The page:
- Khan F, Rahman A, Carrier M, et al; for the MARVELOUS collaborators. Long term risk of symptomatic recurrent venous thromboembolism after discontinuation of anticoagulant treatment for first unprovoked venous thromboembolism event: systematic review and meta-analysis. BMJ. 2019;366:l4363.
- Cohen AT, Katholing A, Rietbrock S, et al. Epidemiology of first and recurrent venous thromboembolism in patients with active cancer: a population-based cohort study. Thromb Haemost. 2017;117:57-65.
- Benjamin EJ, Blaha MJ, Chiuve SE, et al. Heart disease and stroke statistics-2017 update: a report from the American Heart Association. Circulation. 2017;135:e146-e603.
- Ward ZJ, Bleich SN, Cradock AL, et al. Projected U.S. state-level prevalence of adult obesity and severe obesity. N Engl J Med. 2019;381:2440-2450.
- Pomp ER, le Cessie S, Rosendaal FR, Doggen CJM. Risk of venous thrombosis: obesity and its joint effect with oral contraceptive use and prothrombotic mutations. Br J Haematol. 2007;139:289-296.
- Kearon C, Akl EA, Ornelas J, et al. Antithrombotic therapy for VTE disease: chest guideline and expert panel report. Chest. 2016;149:315-352.
- Upreti VV, Wang J, Barrett YC, et al. Effect of extremes of body weight on the pharmacokinetics, pharmacodynamics, safety and tolerability of apixaban in healthy subjects. Br J Clin Pharmacol. 2013;76:908-916.
- Kubitza D, Becka M, Zuehlsdorf M, Mueck W. Body weight has limited influence on the safety, tolerability, pharmacokinetics, or pharmacodynamics of rivaroxaban (BAY 59-7939) in healthy subjects. J Clin Pharmacol. 2007;47:218-226. Erratum in: J Clin Pharmacol. 2008;48:1366-1367.
- Agnelli G, Buller HR, Cohen A, et al; for the AMPLIFY investigators. Oral apixaban for the treatment of acute venous thromboembolism. N Engl J Med. 2013;369:799-808.
- Di Nisio M, Vedovati MC, Riera-Mestre A, et al. Treatment of venous thromboembolism with rivaroxaban in relation to body weight: a sub-analysis of the EINSTEIN DVT/PE studies. Thromb Haemost. 2016;116:739-746.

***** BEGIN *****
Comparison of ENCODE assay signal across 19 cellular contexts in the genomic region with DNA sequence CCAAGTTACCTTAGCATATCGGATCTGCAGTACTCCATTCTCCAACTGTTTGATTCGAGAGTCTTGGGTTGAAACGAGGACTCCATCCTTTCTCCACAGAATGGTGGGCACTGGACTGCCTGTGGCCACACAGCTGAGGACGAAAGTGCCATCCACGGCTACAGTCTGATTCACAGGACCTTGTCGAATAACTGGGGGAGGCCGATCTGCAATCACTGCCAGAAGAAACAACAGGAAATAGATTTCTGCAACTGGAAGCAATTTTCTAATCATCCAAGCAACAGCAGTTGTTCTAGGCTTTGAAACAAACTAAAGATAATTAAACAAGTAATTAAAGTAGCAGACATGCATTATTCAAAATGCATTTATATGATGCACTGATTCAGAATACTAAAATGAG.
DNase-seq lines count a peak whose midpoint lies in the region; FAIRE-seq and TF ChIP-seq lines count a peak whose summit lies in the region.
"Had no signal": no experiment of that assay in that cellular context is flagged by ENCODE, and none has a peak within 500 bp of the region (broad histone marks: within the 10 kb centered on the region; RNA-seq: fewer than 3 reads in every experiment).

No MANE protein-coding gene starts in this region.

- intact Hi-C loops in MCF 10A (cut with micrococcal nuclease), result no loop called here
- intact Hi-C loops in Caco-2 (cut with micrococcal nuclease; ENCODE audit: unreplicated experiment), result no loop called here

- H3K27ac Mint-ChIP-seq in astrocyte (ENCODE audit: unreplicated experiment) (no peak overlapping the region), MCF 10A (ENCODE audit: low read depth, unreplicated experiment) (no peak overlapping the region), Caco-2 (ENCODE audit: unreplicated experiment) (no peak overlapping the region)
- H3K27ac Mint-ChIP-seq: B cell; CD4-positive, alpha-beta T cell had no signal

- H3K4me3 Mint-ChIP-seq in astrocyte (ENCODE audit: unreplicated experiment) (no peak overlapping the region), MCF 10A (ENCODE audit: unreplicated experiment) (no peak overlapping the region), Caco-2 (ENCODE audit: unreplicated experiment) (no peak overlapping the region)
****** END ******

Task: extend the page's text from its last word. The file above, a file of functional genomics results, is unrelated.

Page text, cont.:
- Hokusai-VTE Investigators. Edoxaban versus warfarin for the treatment of symptomatic venous thromboembolism. N Engl J Med. 2013;369:1406-1415. Erratum in: N Engl J Med. 2014;370:390.
- EINSTEIN Investigators. Oral rivaroxaban for symptomatic venous thromboembolism. N Engl J Med. 2010;363:2499-2510.
- EINSTEIN-PE Investigators. Oral rivaroxaban for the treatment of symptomatic pulmonary embolism. N Engl J Med. 2012;366:1287-1297.
- Schulman S, Kearon C, Kakkar AK, et al; for the RE-COVER study group. Dabigatran versus warfarin in the treatment of acute venous thromboembolism. N Engl J Med. 2009;361:2342-2352.
- Martin K, Beyer-Westendorf J, Davidson BL, et al. Use of the direct oral anticoagulants in obese patients: guidance from the SSC of the ISTH. J Thromb Haemost. 2016;14:1308-1313.
- Schulman S, Kearon C; for the Subcommittee on Control of Anticoagulation of the Scientific and Standardization Committee of the International Society on Thrombosis and Haemostasis. Definition of major bleeding in clinical investigations of antihemostatic medicinal products in non-surgical patients. J Thromb Haemost. 2005;3:692-694.
- Kaatz S, Ahmad D, Spyropoulos AC, Schulman S; for the Subcommittee on Control of Anticoagulation. Definition of clinically relevant non-major bleeding in studies of anticoagulants in atrial fibrillation and venous thromboembolic disease in non-surgical patients: communication from the SSC of the ISTH. J Thromb Haemost. 2015;13:2119-2126.
- Young AM, Marshall A, Thirlwall J, et al. Comparison of an oral factor Xa inhibitor with low molecular weight heparin in patients with cancer with venous thromboembolism: results of a randomized trial (SELECT-D). J Clin Oncol. 2018;36:2017-2023.
- Agnelli G, Becattini C, Meyer G, et al; for the Caravaggio investigators. Apixaban for the treatment of venous thromboembolism associated with cancer. N Engl J Med. 2020;382:1599-1607.
- Mueller JA, Patel T, Halawa A, et al. Warfarin dosing and body mass index. Ann Pharmcother. 2014;48:584-588.
- Tellor KB, Nguyen SN, Bultas AC, et al. Evaluation of the impact of body mass index on warfarin requirements in hospitalized patients. Ther Adv Cardiovasc Dis. 2018;12:207-216.
- Zhou Y, Ma J, Zhu W. Efficacy and safety of direct oral anticoagulants versus warfarin in patients with atrial fibrillation across BMI categories: a systematic review and meta-analysis. Am J Cardiovasc Drugs. 2020;20:51-60.
- Kushnir M, Choi Y, Eisenberg R, et al. Efficacy and safety of direct oral factor Xa inhibitors compared with warfarin in patients with morbid obesity: a single-centre, retrospective analysis of chart data. Lancet Haematol. 2019;6:e359-e365.
- Coons JC, Albert L, Bejjani A, Iasella CJ. Effectiveness and safety of direct oral anticoagulants versus warfarin in obese patients with acute venous thromboembolism. Pharmacotherapy. 2020;40:204-210. Erratum in: Pharmacotherapy. 2020;40:718.